Ventilation systems in Low Energy Houses: augmentation of mixing in a small-scale water model by generating resonance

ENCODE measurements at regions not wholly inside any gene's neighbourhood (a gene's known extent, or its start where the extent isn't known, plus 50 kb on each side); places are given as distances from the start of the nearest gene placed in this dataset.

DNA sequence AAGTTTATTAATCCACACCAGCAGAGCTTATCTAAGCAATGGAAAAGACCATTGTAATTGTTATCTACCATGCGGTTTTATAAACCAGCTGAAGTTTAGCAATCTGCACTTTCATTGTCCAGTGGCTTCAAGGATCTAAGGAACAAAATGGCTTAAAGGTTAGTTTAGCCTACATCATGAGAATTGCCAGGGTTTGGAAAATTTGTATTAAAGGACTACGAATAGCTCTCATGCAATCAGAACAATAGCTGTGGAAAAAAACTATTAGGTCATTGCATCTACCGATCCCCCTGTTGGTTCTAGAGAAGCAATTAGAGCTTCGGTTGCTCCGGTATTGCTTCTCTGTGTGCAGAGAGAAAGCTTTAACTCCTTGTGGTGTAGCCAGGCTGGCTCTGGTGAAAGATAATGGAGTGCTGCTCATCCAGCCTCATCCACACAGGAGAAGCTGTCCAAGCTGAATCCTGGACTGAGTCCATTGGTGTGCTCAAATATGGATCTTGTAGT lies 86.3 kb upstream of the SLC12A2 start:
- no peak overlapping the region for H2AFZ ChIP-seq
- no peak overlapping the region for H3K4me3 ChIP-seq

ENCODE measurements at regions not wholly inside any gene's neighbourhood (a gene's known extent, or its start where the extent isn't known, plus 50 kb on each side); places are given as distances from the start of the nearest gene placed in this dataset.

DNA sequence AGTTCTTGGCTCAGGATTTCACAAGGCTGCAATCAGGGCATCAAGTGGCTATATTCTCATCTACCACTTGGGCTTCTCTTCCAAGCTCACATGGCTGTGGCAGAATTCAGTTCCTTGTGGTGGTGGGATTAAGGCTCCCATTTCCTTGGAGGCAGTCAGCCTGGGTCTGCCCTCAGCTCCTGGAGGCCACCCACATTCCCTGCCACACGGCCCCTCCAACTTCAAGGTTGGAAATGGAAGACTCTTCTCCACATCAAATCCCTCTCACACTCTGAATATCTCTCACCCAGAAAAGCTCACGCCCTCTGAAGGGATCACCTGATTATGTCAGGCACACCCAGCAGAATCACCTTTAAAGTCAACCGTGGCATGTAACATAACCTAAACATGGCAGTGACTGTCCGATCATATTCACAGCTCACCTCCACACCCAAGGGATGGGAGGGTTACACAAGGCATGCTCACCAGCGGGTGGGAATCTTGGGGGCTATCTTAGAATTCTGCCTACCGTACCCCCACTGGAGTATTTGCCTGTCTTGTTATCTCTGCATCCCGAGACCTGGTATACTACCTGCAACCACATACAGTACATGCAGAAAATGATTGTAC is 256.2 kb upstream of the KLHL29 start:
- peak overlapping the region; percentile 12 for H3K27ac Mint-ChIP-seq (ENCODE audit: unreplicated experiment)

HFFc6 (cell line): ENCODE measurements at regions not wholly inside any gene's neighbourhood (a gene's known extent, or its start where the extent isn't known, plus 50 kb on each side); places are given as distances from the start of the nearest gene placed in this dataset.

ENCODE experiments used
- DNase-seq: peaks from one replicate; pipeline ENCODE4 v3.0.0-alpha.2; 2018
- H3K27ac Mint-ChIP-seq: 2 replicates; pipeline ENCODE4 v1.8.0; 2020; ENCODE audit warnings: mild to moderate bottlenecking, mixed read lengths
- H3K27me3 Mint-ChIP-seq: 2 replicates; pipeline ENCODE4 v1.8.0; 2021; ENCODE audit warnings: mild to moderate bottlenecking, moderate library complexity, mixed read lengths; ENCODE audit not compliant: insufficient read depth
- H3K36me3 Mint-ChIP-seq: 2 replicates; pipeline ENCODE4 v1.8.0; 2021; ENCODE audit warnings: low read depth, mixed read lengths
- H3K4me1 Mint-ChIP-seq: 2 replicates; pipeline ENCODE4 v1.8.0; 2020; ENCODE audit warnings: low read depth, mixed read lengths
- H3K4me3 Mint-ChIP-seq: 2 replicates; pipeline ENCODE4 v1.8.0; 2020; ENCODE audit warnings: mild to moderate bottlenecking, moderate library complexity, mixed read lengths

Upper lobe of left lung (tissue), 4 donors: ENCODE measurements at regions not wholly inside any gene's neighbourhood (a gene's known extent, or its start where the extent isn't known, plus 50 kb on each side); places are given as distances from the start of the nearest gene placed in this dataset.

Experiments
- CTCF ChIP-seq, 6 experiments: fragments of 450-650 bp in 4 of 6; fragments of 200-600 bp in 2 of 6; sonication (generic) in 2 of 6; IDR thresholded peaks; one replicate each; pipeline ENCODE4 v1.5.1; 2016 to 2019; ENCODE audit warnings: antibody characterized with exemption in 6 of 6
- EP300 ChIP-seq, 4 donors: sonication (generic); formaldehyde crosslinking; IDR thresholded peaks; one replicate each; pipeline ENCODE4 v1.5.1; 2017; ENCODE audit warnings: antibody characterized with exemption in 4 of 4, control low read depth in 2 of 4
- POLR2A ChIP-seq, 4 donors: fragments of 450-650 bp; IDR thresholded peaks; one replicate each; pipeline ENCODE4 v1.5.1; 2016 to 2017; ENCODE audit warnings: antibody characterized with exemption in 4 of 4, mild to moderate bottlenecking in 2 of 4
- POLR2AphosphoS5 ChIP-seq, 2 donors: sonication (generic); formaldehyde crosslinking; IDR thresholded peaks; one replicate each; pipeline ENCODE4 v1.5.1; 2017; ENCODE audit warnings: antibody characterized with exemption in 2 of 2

Abstract: Some passive houses are provided a warm supply flow inlet coming from a mechanical ventilation system, creating issues of shortcut ventilation as a result of an originated density layer stratification, since the supplied warm air is confined to the ceiling level. In this way, there exist several complaints of thermal discomfort and poor indoor environmental quality in passive houses. Thus, a method of periodic variation of the ventilation supply frequency is an option to increase mixing, aimed at de-stratifying the room conditions. A small-scale water model is employed in order to systematically explore the influence of the created standing waves from the supply input frequency and its interaction with stratification characteristics in the studied volume, hence operating with water as a working fluid and a paddle as an oscillating mechanical input. Measurements at three different input frequencies and at three input paddle locations have been performed, gathering vertical temperature gradients and visualization data from them. Thus, ventilation efficiency of passive houses is set to improve, consequently increasing their public acceptability, via reaching buoyancy resonance, i.e., matching the input frequency with the internal Brunt-Väisäla frequency of the fluid. Consequently, the shortcut ventilation issues may be mitigated and the public acceptability of passive houses increased, achieving a higher thermal comfort and economic and energy demand savings, while enhancing sustainable and renewable heating alternatives such as the heat recovery from the outgoing exhaust flow.
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